Pope Benedict: Ignoring Cultural and Religious Oppression in the New World

News Abroad

Mr. Miller is a professor at Lewis & Clark Law School, the chief justice of the Grand Ronde Tribe, and an Eastern Shawnee. He is the author of Native America: Discovered and Conquered.

News reports demonstrate that Pope Benedict is ignoring history and the violent cultural and religious oppression of indigenous peoples around the world by European Christians. Speaking to Latin American bishops in Brazil on May 13, the Pope cited the "rich religious traditions" of Indian people but added that their ancestors were "silently longing" for Christ and seeking God "without realizing it." Pope Benedict further demonstrated his misunderstanding of history and the forced conversions of natives in North, Central and South America and of massacres and "just wars" when he suggested that the Church did not impose itself on indigenous peoples and that Christianity had not been detrimental to them and their cultures. "In effect, the proclamation of Jesus and of His Gospel did not at any point involve an alienation of the pre-Columbus cultures, nor was it the imposition of a foreign culture." Benedict also added that a return to indigenous religions "would be a step back."

In sharp contrast to Benedict's comments, Pope John Paul noted in 1992 the mistakes that were made in the conversion of the native peoples of the Americas. Moreover, President Bush, while speaking on Sunday at the 400th commemoration of the Jamestown settlement, lamented the negative effects that European colonization had on the Indian tribes in Virginia. President Bush apparently would not agree with Pope Benedict's comments that native cultures were not injured by European colonization and evangelism because Bush stated: "The expansion of Jamestown came at a terrible cost to the native tribes of the region, who lost their lands and their way of life."

Not surprisingly, Pope Benedict's comments angered Indian leaders in Brazil. This is understandable, especially in light of the fact that several Indian groups had written the Pope just last week asking for his help in defending their lands and cultures. Jecinaldo Satere Mawe, a spokesman for Coiab, an Indian rights group in Brazil, called the Pope's comments "arrogant and disrespectful." A spokesman for the Makuxi Tribe, Dionito Jose de Souza, said the Pope was trying to erase the "dirty work" of colonization. Another Indian leader, Sandro Tuxa, called the remarks "offensive, and frankly, frightening."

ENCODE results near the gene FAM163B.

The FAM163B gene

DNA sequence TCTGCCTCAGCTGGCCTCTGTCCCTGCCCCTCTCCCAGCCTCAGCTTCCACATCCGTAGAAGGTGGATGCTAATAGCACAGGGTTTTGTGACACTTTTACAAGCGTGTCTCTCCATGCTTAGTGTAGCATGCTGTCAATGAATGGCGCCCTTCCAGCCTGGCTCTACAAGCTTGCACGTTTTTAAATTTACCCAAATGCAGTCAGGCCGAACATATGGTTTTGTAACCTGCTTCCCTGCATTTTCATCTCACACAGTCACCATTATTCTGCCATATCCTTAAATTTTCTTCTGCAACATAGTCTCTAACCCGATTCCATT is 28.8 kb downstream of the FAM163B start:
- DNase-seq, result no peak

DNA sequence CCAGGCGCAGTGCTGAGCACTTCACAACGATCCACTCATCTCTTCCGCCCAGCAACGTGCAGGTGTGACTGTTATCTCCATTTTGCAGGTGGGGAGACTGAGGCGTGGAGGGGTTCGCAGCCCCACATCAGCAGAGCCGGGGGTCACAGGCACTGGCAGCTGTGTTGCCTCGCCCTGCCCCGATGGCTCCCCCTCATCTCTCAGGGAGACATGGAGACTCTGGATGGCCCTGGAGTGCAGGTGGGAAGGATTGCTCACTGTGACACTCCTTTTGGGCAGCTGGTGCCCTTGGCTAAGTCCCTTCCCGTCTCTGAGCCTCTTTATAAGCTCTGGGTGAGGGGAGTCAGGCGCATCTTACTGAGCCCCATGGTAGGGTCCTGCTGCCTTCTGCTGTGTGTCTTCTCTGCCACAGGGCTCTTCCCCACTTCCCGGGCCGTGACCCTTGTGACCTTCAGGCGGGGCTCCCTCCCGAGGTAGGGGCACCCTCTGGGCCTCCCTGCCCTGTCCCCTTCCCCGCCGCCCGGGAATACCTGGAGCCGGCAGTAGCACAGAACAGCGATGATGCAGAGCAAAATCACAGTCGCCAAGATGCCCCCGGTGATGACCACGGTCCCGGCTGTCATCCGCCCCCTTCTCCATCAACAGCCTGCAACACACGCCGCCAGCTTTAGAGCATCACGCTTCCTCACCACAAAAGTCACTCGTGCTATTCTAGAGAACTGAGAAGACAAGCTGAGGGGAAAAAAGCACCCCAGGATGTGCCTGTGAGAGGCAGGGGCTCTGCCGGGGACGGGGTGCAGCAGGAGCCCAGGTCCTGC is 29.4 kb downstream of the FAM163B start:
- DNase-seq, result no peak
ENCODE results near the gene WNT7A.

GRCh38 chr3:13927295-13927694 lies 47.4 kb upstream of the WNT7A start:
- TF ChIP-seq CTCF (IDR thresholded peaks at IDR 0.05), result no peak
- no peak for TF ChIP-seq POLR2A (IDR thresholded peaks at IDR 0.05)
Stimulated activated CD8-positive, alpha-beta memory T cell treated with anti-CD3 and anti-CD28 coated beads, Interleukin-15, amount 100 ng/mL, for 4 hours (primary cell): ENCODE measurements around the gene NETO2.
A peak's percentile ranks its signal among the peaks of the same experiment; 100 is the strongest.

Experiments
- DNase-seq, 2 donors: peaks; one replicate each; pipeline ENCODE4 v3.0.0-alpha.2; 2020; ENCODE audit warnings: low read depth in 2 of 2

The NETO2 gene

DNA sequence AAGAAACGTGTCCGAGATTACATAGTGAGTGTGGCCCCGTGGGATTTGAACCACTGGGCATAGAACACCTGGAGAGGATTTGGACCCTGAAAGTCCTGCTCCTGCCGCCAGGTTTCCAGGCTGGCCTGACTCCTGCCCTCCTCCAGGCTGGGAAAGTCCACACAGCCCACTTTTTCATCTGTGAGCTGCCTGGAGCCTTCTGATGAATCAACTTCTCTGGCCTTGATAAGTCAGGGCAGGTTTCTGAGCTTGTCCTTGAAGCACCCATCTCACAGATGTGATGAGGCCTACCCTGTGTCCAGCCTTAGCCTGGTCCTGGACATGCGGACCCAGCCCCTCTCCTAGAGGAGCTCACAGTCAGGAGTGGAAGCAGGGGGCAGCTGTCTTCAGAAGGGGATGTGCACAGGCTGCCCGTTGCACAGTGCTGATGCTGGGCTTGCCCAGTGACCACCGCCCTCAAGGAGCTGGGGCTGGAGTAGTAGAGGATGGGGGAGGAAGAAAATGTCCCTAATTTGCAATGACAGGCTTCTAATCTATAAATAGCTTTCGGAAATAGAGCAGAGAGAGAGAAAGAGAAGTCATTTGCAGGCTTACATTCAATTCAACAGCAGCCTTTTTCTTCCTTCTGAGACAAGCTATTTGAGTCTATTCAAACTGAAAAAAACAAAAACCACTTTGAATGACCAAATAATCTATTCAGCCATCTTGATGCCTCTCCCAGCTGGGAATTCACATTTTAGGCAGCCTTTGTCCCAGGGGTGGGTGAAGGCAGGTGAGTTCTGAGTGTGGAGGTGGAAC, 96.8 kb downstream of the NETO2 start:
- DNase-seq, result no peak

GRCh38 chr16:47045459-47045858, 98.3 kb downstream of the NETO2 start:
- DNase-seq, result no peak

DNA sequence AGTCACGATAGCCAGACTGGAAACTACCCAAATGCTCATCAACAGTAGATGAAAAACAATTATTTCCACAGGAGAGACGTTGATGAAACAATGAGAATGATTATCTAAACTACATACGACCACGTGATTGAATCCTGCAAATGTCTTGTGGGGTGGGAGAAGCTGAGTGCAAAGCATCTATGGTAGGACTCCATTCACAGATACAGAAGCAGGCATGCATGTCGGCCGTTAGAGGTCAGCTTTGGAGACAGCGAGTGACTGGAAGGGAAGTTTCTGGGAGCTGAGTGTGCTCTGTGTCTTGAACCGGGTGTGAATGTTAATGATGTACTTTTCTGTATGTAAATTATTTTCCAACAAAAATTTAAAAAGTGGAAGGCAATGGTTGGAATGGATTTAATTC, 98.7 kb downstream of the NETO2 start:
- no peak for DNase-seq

Some Catholic priests who support Indian rights were also upset by Benedict's comments and Cimi, the Brazilian Church's Indian advocacy group, was distancing itself from the Pope's statements. An adviser to Brazil's Indian Missionary Council, which is supported by the Church, stated that the Pope's comments show he is "Eurocentric" and is ignoring the fact that Indians were forced by Portuguese and Spanish settlers to become Catholics. This adviser noted that the Pope must have "missed some history classes."

The Pope also ignored the history of papal bulls from the Fifteenth Century that divided the world for conquest and conversion by the Christian kings of Portugal and Spain. In 1436 Pope Eugenius issued Romanus Pontifex authorizing Portugal to convert the Canary Islanders and to control their islands. This bull was reissued by various popes and granted Portugal jurisdiction and geographical rights over infidels along the west coast of Africa. In 1455, Pope Nicolas even authorized Portugal "to invade, search out, capture, vanquish, and subdue all Saracens and pagans," to place them into slavery and to take their property. Furthermore, after Columbus' report of a New World and Spain's claim to ownership, Pope Alexander VI issued three bulls in 1493 that confirmed Spain's title because the New World had been "undiscovered by others" (thus ignoring the known presence of indigenous people). Pope Alexander also granted Spain any other lands it might discover in the future provided that they were "not previously possessed by any Christian owner." Even more extravagantly, Pope Alexander later issued Inter caetera II and divided the world by a line drawn from the North to the South Pole and granted Spain title to all lands to be discovered west of the line to contribute to "the expansion of the Christian rule" and granted to Portugal all lands east of that line. Consequently, the world was divided up for European and Christian domination. This is exactly what followed. This is the history that Pope Benedict has overlooked in making his comments.

Since at least August 2006, various American Indian groups have called for the Vatican to withdraw these bulls and to repudiate this history of religious and Eurocentric oppression. That request now seems unlikely to even be considered in light of Pope Benedict's comments about the imposition of Christianity on the indigenous people of South America.